Umar bin Sa’d realized that Shimr had always carried a grudge against him for being preferred and given command of the army and that he was overlooked; therefore, he incited Ibn Ziyad against him. The possibility of losing his command of the army as well as the riches promised by ibn Ziyad, was enough to, once again, blind Umar ibn Sa’d from the reality placed before him by Imam Husayn (a.s.) during the preceding nights. He forthwith ordered the closure of the banks of the Euphrates by posting several battalions under the command of Amr bin al-Hajjaj, and Hussayn ibn Numair with strict instructions not to allow anyone from Imam Husayn’s camp to come near the river and take any water.11
- 1. Nafasul Mahmoom, p. 295 quoting Murooj ath-Thahab.
- 2. Imam Husayn (a.s.) & Tragic Saga of Karbala, p. 155-156.
- 3. Life of Imam Husayn the Saviour, p. 136, Nafasul Mahmoom, p. 270, Imam Husayn (a.s.) & Tragic Saga of Karbala, p. 156.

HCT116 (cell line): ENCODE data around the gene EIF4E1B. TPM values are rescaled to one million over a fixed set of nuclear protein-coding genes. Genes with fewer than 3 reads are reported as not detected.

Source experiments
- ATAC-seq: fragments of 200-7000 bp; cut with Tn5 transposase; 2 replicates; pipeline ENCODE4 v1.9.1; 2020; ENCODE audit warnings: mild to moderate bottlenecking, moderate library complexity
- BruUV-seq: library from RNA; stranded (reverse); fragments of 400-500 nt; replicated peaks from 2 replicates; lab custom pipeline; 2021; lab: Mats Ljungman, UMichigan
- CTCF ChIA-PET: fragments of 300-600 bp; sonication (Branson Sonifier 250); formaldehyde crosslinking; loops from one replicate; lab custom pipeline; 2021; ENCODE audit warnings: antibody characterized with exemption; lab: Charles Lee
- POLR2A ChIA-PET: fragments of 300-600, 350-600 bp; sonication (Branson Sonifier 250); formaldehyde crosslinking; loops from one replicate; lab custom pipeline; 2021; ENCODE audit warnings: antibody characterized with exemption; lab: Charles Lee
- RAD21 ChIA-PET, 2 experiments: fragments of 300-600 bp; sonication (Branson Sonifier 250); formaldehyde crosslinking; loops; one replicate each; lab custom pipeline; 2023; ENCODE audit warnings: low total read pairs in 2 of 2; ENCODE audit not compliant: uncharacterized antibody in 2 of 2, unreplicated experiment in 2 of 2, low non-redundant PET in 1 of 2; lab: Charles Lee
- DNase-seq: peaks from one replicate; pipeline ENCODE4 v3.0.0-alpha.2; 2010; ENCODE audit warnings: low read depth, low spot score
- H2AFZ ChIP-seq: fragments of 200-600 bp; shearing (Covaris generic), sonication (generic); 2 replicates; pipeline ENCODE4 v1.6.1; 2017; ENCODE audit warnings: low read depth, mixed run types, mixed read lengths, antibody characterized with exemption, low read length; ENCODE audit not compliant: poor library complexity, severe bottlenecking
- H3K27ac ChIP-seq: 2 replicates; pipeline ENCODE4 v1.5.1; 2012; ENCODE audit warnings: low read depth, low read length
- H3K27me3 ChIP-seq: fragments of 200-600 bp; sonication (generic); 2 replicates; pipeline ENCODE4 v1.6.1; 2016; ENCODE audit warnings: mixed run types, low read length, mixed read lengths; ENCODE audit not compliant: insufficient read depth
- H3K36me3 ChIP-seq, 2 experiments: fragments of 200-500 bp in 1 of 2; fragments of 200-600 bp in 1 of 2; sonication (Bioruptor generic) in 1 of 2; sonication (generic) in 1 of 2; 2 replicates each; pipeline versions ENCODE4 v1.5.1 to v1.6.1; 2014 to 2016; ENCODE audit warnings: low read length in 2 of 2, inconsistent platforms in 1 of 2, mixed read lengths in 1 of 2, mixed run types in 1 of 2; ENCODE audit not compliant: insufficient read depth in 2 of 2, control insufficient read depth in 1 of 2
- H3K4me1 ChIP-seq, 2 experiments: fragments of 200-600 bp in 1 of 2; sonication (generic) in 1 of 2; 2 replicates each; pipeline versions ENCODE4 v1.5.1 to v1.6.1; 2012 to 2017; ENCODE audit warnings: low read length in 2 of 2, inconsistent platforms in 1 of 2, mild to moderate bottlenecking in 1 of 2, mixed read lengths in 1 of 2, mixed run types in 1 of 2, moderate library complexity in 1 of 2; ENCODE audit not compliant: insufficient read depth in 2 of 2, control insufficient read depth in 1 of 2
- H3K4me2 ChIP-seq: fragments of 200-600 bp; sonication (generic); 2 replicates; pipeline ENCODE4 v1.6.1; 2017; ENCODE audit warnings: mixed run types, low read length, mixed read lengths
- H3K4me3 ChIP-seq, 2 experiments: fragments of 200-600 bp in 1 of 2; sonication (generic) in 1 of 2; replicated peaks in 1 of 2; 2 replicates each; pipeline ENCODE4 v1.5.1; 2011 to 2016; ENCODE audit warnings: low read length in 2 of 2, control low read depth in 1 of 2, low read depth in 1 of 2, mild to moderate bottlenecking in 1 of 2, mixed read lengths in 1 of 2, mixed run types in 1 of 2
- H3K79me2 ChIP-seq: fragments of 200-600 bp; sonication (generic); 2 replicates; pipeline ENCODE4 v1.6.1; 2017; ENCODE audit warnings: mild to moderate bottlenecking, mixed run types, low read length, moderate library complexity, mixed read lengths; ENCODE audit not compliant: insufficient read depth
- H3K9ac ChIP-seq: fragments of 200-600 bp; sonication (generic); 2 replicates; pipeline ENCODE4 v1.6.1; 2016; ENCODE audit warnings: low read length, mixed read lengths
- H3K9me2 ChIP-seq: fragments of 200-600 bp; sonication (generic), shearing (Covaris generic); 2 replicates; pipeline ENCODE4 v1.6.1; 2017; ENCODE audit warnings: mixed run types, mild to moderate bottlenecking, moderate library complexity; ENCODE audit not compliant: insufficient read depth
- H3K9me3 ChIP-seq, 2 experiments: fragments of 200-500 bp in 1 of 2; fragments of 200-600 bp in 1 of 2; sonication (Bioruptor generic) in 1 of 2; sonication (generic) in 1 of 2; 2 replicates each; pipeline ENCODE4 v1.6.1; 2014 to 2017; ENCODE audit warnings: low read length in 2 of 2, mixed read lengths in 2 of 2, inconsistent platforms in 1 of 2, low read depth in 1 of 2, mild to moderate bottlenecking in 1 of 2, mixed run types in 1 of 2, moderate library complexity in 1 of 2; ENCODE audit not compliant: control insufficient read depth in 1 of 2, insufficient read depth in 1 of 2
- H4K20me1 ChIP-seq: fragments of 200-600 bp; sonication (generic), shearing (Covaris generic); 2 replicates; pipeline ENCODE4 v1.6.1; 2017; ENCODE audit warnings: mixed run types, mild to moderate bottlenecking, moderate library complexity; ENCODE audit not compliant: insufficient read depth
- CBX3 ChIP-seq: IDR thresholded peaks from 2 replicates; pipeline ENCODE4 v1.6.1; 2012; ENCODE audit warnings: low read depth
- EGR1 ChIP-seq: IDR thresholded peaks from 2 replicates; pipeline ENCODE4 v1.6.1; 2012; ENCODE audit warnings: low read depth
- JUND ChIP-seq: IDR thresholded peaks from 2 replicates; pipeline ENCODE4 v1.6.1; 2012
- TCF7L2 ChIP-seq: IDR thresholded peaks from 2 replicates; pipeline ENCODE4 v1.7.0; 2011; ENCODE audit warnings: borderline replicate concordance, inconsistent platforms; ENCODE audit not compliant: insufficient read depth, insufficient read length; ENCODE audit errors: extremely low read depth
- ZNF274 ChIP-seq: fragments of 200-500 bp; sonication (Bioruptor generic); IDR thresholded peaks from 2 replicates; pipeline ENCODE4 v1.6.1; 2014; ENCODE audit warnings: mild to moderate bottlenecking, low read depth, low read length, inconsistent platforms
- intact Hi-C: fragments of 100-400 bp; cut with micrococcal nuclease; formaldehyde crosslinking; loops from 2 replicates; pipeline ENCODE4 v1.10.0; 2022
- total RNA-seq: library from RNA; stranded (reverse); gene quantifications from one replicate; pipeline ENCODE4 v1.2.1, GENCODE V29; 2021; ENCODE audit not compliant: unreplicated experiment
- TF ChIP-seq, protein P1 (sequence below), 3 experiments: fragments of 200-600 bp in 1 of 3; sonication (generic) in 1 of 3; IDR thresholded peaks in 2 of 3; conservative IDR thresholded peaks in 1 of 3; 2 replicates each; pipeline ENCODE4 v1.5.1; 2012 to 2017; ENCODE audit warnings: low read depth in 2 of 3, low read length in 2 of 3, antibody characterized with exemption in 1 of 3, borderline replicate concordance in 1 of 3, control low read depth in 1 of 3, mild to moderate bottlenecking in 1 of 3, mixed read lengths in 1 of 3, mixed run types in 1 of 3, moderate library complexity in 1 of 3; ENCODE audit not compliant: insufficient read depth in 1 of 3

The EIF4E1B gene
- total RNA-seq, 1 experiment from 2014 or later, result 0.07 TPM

- 4. Life of Imam Husayn the Saviour, p. 143, 144.
- 5. Nafasul Mahmoom, p. 303
- 6. Life of Husayn the Saviour, p. 145.
- 7. Nafasul Mahmoom, p. 304-305.
- 8. Life of Imam Husayn [s] [ The Saviour ], p. 146, Imam Husayn (a.s.) & Tragic Saga of Karbala, p. 170-171.
- 9. Imam Husayn (a.s.) & Tragic Saga of Karbala, p. 161, 171, Nafasul Mahmoom p. 305.
- 10. Life of Imam Husayn [s] [The Saviour ], p. 147, Imam Husayn (a.s.) & Tragic Saga of Karbala, p. 167 quoting Ansabul Ashraf, vol. 3 p. 180, Nafasul Mahmoom, p 307.
- 11. Imam Husayn (a.s.) & Tragic Saga of Karbala, p. 168, Nafasul Mahmoom, p. 307.